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Re:store

Using future tech to protect the past.

Cultural heritage sites, traditions, and objects across the world are deteriorating. They are being affected by war, climate change, and growing urban infrastructures. With every lost asset, we are erasing another chapter in our shared heritage of history, experiences and traditions – the things that make us human, providing us with a sense of place and identity.

Our cultural heritage research at NTU brings together science, engineering, arts and humanities to develop innovative ways to reveal, record, restore, and preserve priceless artifacts and protected monuments. Changing how we see our past and preserving it for the future.

NTU researchers respond to challenges at home and across the globe. They have developed solutions to create a virtual reconstruction of Nottingham Castle, providing a window into how Kings and Queens used to live. They’ve created digital models to save the Hawara Pyramid in Egypt, protecting important information of societies that came before us. They’re also using astronomy imaging techniques to accurately date 800-year-old Tibetan Buddhist cave temple paintings.

Through innovation and collaboration, we’re reimagining how we restore, protect and preserve cultural heritage assets around the world. We are shaping cultural heritage policy to safeguard traditions and cultural identity, and we’re redefining approaches to heritage science to conserve knowledge of previous generations for the future.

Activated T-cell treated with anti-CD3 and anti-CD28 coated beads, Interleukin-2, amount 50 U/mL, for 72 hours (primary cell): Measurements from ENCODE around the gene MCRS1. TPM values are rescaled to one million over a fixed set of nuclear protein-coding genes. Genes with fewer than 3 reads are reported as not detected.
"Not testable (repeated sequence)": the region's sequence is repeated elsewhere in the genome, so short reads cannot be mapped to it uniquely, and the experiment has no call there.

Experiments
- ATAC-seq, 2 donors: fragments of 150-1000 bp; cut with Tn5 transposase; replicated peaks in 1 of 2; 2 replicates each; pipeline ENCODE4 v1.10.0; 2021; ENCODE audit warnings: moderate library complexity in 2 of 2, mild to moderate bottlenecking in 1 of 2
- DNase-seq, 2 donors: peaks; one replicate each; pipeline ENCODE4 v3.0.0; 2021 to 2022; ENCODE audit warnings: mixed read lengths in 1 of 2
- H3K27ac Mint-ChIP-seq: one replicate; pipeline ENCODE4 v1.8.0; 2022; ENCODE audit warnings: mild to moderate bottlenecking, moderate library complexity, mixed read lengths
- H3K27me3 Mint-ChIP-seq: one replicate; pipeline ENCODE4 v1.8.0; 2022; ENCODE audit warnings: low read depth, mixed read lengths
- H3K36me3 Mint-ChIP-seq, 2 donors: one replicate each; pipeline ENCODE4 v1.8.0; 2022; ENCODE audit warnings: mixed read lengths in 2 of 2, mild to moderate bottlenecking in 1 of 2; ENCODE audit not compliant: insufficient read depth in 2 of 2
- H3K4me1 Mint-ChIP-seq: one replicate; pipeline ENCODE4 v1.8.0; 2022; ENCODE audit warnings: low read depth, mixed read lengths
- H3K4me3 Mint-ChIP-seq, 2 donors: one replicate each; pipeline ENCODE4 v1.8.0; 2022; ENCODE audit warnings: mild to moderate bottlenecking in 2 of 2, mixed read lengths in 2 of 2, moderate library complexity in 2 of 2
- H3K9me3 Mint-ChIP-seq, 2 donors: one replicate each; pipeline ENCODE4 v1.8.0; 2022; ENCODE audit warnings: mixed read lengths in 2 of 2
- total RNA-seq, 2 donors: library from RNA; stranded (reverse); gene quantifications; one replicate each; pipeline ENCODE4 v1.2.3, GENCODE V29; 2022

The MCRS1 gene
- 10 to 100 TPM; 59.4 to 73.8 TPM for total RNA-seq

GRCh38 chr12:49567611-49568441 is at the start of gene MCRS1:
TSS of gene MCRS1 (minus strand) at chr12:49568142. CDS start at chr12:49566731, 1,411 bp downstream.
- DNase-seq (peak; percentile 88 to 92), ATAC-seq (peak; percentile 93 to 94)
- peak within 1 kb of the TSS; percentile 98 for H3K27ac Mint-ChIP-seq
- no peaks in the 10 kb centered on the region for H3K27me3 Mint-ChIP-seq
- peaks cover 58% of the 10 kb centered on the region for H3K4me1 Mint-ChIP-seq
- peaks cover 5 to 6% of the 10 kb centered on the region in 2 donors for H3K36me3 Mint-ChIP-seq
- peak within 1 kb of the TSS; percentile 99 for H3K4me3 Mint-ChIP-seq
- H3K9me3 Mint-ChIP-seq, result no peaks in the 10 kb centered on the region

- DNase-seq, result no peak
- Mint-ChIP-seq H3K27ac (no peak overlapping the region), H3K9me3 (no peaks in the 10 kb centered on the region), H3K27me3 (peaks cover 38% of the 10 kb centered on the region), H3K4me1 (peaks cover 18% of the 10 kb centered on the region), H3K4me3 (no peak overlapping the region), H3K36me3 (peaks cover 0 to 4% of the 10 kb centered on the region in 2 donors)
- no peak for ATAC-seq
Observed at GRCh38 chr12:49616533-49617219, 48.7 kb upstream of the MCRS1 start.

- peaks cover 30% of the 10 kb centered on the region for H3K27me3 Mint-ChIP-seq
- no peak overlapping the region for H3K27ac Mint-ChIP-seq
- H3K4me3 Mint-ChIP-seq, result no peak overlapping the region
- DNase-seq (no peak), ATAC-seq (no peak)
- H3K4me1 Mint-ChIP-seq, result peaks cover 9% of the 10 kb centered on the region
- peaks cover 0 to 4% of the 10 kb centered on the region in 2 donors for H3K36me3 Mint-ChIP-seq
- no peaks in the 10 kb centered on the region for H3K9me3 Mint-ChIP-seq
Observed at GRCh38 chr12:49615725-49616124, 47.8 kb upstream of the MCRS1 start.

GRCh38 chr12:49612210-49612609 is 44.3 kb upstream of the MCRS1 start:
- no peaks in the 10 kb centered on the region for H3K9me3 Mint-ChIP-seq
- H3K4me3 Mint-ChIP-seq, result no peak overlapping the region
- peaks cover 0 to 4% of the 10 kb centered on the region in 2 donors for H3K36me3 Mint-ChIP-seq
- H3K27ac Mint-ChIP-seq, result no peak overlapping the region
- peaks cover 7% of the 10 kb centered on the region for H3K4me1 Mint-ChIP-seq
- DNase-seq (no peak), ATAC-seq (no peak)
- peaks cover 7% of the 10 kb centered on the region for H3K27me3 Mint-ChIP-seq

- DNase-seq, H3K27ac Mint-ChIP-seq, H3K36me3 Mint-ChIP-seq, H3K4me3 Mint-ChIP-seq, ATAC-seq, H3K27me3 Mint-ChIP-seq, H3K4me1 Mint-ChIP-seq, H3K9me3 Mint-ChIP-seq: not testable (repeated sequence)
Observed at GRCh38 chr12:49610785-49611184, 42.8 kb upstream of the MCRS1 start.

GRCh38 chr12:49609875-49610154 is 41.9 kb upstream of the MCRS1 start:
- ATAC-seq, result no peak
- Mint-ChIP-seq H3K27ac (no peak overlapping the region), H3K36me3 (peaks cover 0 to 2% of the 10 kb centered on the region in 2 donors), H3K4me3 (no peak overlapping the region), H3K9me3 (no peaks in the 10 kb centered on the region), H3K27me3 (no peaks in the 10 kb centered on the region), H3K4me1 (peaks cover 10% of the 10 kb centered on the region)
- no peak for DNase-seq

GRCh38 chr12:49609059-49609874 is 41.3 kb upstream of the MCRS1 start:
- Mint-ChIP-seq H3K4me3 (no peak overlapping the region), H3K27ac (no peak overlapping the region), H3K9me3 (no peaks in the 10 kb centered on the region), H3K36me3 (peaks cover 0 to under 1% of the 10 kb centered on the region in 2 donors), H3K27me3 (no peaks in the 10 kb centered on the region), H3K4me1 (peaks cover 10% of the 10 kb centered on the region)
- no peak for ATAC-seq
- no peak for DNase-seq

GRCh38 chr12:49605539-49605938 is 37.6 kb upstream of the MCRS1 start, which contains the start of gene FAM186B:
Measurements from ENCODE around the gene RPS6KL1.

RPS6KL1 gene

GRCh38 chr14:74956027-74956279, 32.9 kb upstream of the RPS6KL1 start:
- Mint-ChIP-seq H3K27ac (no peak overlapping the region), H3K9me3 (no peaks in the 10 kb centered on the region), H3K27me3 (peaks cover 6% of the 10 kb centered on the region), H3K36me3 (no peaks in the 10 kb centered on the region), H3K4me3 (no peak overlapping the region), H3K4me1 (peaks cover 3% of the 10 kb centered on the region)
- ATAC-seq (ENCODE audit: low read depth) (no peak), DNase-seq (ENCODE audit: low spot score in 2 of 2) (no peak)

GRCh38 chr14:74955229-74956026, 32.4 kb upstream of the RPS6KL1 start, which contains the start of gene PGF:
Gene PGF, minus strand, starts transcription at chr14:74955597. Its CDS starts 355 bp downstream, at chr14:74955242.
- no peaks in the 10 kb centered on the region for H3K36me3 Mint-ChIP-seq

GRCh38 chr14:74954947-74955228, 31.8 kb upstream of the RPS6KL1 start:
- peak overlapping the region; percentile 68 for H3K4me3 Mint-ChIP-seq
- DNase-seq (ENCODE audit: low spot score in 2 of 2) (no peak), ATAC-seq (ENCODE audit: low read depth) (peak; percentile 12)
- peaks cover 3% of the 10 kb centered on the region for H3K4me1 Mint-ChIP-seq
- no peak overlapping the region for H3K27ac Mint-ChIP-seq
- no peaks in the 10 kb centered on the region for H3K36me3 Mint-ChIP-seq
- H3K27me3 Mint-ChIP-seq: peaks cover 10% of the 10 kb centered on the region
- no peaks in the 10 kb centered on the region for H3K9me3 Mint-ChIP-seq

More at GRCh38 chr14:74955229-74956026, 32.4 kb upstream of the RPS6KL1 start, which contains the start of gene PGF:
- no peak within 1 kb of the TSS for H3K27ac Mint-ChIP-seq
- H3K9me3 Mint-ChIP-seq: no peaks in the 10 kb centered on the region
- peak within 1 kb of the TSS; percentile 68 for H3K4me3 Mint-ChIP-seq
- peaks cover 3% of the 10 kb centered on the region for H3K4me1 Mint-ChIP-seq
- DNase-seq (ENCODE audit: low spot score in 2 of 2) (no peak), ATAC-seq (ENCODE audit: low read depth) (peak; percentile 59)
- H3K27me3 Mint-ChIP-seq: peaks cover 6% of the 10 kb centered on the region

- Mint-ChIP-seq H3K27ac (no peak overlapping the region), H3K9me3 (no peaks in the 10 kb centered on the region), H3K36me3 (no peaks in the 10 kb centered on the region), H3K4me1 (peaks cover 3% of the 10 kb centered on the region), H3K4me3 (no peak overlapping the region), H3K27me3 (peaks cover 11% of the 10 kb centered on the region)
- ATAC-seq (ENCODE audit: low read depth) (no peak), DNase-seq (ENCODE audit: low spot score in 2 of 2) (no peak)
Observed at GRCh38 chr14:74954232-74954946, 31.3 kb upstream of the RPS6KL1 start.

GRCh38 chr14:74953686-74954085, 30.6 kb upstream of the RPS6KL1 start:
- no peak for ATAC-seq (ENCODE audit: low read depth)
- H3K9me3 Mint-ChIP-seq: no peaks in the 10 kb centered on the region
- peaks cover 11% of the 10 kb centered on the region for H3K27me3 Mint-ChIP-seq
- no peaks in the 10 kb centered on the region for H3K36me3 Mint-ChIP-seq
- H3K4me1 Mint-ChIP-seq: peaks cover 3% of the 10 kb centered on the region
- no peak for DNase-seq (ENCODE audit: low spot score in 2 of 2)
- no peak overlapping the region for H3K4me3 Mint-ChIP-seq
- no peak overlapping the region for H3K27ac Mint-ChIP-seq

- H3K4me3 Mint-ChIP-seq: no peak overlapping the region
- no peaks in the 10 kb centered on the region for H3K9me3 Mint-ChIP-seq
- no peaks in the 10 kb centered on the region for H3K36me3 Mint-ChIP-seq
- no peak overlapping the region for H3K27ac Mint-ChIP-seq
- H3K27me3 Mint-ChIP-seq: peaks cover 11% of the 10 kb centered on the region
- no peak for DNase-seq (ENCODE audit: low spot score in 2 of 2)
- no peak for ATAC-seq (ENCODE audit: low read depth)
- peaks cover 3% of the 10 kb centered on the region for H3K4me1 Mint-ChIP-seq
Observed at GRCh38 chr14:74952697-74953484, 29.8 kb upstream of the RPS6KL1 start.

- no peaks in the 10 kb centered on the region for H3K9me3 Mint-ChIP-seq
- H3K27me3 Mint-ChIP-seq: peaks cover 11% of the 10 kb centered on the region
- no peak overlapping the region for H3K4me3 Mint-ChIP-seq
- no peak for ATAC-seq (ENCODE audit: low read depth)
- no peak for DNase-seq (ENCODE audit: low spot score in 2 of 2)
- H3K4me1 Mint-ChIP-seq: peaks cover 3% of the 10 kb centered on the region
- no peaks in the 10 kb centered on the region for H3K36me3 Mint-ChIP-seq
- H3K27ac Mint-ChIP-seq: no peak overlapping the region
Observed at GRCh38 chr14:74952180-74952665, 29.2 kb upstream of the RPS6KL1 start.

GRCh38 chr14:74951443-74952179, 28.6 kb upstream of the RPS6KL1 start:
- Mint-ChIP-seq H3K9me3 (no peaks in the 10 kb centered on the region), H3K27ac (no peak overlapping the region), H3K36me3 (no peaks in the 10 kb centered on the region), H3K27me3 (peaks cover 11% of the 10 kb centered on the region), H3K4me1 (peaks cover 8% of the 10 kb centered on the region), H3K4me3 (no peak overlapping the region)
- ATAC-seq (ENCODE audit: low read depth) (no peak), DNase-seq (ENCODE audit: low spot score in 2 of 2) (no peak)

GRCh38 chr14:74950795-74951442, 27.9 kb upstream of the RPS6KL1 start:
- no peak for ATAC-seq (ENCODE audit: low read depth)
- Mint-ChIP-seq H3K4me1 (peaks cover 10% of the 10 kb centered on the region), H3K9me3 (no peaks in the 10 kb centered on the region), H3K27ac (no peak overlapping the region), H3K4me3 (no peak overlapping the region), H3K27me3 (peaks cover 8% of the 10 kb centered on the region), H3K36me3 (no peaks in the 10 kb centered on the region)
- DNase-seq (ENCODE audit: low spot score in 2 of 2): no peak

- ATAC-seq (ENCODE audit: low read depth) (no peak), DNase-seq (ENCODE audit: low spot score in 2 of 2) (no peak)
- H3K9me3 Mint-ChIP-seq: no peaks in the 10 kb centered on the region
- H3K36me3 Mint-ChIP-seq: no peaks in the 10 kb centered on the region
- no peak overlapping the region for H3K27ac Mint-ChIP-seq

Our cultural heritage research was recently submitted to the Architecture, Built Environment and Planning Unit of Assessment in the Research Excellence Framework (REF) 2021, where 100% of our research environment was rated as world-leading or internationally excellent.

 

Global Heritage

Our Cultural Heritage research is drawn from the strategic research theme of Global Heritage.

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Groups and centres

Centre for Architecture, Urbanism and Global Heritage

The Centre for Architecture, Urbanism and Global Heritage focuses on the investigation of human aspects of architecture, spatial practices, urban heritage, material culture and the built environment within the ever-changing urban and social structures of contemporary cities.

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Imaging & Sensing for Archaeology, Art History & Conservation (ISAAC)

The ISAAC Research Group is one of the world leading groups in the development of optical coherence tomography (OCT), spectral imaging and remote sensing techniques (hardware, software, data processing and analysis) specifically for cultural heritage applications.

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